Kynar PVDF (property of Arkema) is a high purity polymer that combines extreme-temperature performance, easy manufacturability, and durability in some of the harshest environments.
What is PVDF?
PVDF (polyvinylidene difluoride or polyvinyl fluoride) is a fluorinated thermoplastic resin that is classified as a specialty polymer whose brand names include Kynar (Arkema), KF (Kureha), and Solef or Hylar (Solvay). This engineering polymer can often be found in environments that involve high purity, hot acid, extremely high temperatures, and/or radiation.
Spring-energized seals are a popular choice for applications that involve food, dairy, and medicinal applications, as well as medical devices. However, not just any polymer can be used for these seals because of the risk of contamination. In this blog post, we are going to review why FDA approved materials are so important, and then talk about the three most common engineering polymers that are used with spring-energized seals.
FDA Approved Materials
The FDA CFR 177 is contained in Title 21 of the Code of Federal Regulations and deals with indirect food additives in the form of polymers. The term indirect additive refers to something that inadvertently makes its way into food, pharmaceuticals, or inhaled substances (i.e., via an inhaler or oxygen machine).
Real-world applications where FDA approved materials are of concern include filling and mixing equipment for food and beverages as well as pharmaceutical products that can include pills, powders, caplets, tablets, liquids, oral suspensions, and inhalers. In the context of medical equipment, FDA approved materials are key to the design of devices that must be free of contamination. For analytical equipment it is vital that samples are not contaminated; machines and devices for treatment, such as blood dialysis machines or ventilators, must not have any contaminants that can harm the patient.
Spring Energized Seals with FDA Approved Materials
When spring-energized seals are combined with FDA approved materials, the result is a durable, reliable seal that is safe for use in food processing, pharmaceutical, and medical applications. Three of the most common materials used are UHMW PE, Virgin PTFE, and mineral-filled PTE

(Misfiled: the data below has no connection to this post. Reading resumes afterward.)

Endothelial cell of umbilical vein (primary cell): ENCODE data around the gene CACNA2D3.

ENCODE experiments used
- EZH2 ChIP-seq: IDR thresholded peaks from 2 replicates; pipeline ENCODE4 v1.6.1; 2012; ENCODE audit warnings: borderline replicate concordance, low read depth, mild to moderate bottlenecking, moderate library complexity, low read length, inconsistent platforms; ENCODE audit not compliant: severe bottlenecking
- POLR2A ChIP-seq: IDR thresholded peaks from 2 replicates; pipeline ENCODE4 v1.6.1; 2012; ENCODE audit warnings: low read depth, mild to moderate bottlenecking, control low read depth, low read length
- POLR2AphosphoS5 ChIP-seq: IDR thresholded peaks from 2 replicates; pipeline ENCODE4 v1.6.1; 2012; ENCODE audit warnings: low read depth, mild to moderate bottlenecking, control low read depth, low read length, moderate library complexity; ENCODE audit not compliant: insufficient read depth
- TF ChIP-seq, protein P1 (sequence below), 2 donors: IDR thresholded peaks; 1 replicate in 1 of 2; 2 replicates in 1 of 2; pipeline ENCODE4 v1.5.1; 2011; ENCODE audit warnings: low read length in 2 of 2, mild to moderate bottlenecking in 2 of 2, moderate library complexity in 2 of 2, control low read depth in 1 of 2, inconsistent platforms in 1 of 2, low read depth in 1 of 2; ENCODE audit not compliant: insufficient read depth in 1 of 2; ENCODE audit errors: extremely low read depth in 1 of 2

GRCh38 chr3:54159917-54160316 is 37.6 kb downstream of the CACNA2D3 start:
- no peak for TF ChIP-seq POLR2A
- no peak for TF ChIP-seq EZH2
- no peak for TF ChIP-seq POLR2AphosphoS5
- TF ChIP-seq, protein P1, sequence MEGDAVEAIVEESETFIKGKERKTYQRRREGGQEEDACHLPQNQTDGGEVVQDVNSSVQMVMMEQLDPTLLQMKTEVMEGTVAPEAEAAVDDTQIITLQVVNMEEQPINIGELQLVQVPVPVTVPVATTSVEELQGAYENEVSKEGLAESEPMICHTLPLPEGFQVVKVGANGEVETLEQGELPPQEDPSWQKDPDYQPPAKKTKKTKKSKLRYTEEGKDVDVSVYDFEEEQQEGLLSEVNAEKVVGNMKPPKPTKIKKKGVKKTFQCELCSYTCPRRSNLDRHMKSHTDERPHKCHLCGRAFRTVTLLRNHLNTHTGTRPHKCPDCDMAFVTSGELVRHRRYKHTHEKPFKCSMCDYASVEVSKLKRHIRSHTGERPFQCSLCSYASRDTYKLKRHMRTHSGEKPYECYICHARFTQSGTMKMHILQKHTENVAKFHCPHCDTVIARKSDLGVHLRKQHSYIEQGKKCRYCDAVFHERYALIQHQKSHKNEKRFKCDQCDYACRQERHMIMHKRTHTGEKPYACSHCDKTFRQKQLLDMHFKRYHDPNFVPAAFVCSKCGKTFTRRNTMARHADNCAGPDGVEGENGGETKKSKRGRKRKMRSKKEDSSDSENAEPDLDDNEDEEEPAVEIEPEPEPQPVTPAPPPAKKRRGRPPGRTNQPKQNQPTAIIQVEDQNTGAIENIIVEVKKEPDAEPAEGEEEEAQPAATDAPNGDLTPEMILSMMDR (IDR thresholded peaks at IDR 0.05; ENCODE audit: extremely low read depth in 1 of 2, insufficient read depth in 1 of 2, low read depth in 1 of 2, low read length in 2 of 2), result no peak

UHMW PE (Ultra High Molecular Weight Polyethylene) is an FDA and USDA engineering polymer with an extremely low coefficient of friction, low moisture absorption, and good chemical compatibility. In addition, it can withstand rigorous sterilization requirements that may involve hot water, steam, or aggressive chemicals. One of its key characteristics is its self-lubrication, which eliminates the need for lubricants that could cause contamination issues.
PTFE (Polytetrafluoroethylene) often goes by the trade name Teflon. Virgin PTFE, which has no fillers added, has the lowest coefficient of friction of any material in existence. It is also one of the most chemically inert engineering polymers and handles extreme temperatures (both cold and hot) and is both thermally and dimensionally stable. Like UHMW PE, it is also FDA and USDA approved as well as self-lubricating.
Mineral-filled PTFE takes the outstanding properties of PTFE and enhances them for improved wear performance and strength. It, too, is FDA and USDA approved, self-lubricating, a wide range of operating temperature, chemical inertness, and compatibility with even the most aggressive cleaning and sterilization regimens.
Spring-energized seals provide the often mission-critical reliability that is demanded in industries involving food, medicine, and medical treatment. However, they must be matched with an FDA approved polymers such as UHMW PE, virgin PTFE, or mineral-filled PTFE.
There are many factors that contribute to the rapidly growing medical plastics market. There is an increased demand for advanced medical devices, a rise in disposable income and changing lifestyles, and a demand for affordable and efficient healthcare systems.
These and more are currently driving the medical market, with a current estimated net worth of 22.8 billion USD.
And it is only growing.
Experts suggest that by 2024, the market will grow to a whopping 31.7 billion, with a CAGR of 6.8%.
Plastic packaging is widespread across many industries, but no more so than in the medical field. Within the next few years, packaging is expected to grow at a CAGR of 7.8%, due to the increased use in pharmaceutical packaging, device packaging, and more.
Surprisingly though, it is devices such as medical implants and machinery that are generating the largest revenue and driving the industry forward. A perfect storm of an ever-growing population and an increase in chronic diseases, along with the lower manufacturing cost of these devices has led to the largest growth in the medical plastics industry.
Since the 1980s plastics have dominated the medical device industry on account of their low manufacturing cost, flexibility, ease of replacement, and low risk of infection.
Plastics also provide radiolucency, enable light-weighting, and reduce stress-shielding. Because they are radiolucent, polymer-based surgical devices allow surgeons to have an unobstructed view.
All these combine to make medical-grade plastics the gold standard in the industry. Which in turn creates a very lucrative market.
The medical-grade plastic industry has taken off in an incredibly short amount of time. With increasingly easy to manufacture products coupled with an ever-expanding market, the industry will only get bigger over time. Want to learn more? Contact us today!